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I wonder whether we are belittling ourselves slightly. Yes, vellum is almost immortally permanent and—from the Domesday Book to the equally wondrous Supply and Appropriation (Anticipation and Adjustments) Act 2016—has faithfully freighted and defended its contents. If we ditch it for a ream of A4 80 gsm paper, or whatever it might be, our descendants will watch as the laws governing them gradually putrefy, wither and dissolve. Yes, that might be an advantage for many things, but is not this about more than a practical issue?
I am sure that hon. Members will agree that every day we sit in this place and hear soaring flights of Ciceronian oratory from both sides of the House. This place bears witness to an indefatigable tide of facts, figures and predictions, all of which are dispensed with rhetorical clusters of clauses and sub-clauses nesting like Russian dolls, and held up with towering eloquence. Is it not fitting for the laws, Bills and Acts in which those words are made manifest to be conveyed and preserved in a manner worthy of their breadth and nobility?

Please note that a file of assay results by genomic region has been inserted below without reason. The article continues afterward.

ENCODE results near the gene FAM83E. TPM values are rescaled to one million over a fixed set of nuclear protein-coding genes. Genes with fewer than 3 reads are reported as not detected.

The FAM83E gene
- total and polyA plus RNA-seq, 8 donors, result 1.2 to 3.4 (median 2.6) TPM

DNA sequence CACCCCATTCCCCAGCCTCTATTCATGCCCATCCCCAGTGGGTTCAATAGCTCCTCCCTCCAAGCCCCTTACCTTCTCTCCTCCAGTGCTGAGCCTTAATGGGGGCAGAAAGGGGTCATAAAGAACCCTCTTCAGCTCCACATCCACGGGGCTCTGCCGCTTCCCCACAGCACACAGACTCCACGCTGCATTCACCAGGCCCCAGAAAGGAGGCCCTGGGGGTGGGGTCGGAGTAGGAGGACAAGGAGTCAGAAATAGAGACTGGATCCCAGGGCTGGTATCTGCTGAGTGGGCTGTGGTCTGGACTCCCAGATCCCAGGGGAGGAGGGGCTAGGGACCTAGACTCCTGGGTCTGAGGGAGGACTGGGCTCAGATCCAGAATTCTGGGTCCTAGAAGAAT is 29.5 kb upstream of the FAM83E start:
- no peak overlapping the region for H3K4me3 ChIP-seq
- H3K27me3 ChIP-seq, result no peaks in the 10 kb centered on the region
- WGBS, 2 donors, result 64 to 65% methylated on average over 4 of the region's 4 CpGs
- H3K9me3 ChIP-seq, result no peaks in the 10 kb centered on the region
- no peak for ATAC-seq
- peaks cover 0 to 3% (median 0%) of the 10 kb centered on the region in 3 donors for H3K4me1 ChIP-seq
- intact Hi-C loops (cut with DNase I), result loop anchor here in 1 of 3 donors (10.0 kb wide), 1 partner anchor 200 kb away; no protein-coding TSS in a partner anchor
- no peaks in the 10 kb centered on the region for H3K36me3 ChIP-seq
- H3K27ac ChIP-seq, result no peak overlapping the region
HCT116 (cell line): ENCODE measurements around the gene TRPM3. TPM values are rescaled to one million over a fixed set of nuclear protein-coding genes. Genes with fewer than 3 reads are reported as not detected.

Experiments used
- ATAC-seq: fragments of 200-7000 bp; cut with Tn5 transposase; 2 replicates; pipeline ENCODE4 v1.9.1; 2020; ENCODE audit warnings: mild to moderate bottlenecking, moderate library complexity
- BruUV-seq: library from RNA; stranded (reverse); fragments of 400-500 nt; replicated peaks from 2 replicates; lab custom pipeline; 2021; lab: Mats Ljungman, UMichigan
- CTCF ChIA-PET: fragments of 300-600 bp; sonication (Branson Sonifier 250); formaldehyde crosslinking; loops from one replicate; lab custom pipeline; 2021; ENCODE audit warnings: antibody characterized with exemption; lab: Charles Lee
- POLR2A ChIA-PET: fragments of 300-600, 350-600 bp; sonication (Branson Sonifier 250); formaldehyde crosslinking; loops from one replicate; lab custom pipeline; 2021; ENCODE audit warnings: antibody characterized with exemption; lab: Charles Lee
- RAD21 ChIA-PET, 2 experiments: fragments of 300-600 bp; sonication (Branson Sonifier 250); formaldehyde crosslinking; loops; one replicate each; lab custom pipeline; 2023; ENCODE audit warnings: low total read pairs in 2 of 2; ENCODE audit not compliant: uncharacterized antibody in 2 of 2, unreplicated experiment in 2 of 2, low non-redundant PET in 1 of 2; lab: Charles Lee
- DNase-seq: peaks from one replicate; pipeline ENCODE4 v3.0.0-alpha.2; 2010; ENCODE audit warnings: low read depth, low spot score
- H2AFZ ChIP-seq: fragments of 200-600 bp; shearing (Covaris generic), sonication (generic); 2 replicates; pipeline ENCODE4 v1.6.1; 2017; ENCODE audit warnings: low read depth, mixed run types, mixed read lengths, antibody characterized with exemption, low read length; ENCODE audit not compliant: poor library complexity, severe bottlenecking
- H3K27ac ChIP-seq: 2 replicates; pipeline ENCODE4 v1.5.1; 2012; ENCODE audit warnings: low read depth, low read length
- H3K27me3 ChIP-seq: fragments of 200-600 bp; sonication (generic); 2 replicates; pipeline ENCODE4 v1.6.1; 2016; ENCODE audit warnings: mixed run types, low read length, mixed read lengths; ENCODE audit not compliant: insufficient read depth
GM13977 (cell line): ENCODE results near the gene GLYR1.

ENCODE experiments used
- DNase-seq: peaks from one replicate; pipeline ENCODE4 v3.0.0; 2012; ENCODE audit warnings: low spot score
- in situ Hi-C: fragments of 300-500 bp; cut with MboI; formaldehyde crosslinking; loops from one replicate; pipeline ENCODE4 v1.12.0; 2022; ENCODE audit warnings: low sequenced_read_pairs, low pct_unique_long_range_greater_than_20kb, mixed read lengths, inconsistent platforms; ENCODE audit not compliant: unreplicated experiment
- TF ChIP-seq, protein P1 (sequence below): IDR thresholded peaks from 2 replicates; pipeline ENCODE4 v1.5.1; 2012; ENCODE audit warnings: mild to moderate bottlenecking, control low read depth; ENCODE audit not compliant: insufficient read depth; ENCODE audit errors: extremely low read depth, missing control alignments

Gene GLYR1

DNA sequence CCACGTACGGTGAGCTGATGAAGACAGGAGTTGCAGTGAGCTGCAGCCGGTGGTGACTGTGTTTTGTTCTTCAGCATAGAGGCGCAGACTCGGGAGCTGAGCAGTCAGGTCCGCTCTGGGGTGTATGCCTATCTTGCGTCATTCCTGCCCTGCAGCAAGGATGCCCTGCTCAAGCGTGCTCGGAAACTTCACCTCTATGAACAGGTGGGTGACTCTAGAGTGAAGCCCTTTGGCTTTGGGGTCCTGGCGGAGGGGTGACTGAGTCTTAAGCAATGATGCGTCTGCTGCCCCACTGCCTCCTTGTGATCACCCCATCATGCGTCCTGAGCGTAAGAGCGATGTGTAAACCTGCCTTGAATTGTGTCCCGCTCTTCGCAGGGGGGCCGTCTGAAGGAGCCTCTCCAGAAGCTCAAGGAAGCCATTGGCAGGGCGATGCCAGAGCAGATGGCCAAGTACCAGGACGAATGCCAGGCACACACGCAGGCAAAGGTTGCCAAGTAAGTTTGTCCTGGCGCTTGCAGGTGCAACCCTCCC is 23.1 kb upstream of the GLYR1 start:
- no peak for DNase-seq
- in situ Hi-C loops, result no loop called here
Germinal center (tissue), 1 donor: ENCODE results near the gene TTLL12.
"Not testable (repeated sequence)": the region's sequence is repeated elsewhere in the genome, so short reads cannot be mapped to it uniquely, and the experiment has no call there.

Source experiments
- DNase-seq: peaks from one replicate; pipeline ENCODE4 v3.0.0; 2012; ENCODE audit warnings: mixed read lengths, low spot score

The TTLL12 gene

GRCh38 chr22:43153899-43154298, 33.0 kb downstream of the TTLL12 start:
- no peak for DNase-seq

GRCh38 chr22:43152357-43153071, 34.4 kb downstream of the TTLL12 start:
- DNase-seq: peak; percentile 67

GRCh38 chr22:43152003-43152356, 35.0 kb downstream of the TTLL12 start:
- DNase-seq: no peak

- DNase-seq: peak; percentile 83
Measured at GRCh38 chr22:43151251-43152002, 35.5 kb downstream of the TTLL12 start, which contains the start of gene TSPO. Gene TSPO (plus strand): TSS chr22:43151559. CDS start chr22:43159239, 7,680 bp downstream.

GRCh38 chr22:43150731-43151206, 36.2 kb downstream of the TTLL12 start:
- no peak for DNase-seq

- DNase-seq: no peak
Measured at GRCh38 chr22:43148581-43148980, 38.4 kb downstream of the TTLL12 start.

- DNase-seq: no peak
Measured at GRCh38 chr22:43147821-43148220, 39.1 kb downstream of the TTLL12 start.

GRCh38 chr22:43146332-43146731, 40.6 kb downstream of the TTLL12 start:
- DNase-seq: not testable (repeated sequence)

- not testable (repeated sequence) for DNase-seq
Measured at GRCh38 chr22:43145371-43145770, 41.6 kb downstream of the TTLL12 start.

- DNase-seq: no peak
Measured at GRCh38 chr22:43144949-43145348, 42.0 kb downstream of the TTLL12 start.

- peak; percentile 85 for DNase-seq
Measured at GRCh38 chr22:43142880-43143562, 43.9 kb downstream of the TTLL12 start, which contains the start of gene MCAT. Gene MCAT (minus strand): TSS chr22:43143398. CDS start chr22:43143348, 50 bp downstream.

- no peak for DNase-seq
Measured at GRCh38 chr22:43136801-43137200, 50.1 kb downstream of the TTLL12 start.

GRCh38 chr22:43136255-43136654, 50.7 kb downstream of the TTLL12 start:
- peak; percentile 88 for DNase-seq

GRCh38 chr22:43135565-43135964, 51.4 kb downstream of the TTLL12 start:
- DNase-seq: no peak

I am sure hon. Members will remember “Gulliver’s Travels”, in which one Lilliputian inspired awe in the others because he was taller than his peers by the breadth of one fingernail. We must not be guilty of the same—of thinking small and measuring ourselves against one another instead of taking the wider view and the historical perspective, and reflecting the enormous historical significance and distinction of this place.
We have faced this hurdle before when, with great irony, the distinguished and noble Members of another place sought to end a millennium-long tradition. While balancing precariously on a quivering tower of ritual custom and convention, they thrust their ancient swords in the direction of another small part of our heritage, and their efforts were thwarted. I, for one, hope we will resist them again.
In this place, the thought ought to be not, “Can we make do?” but, “Can we do no better?” I am delighted that so many Members support this motion. As negligible as a politician is, and however much today’s Lilliputian thoughts might seem perishable, it is incumbent on us today to uphold their imperishability.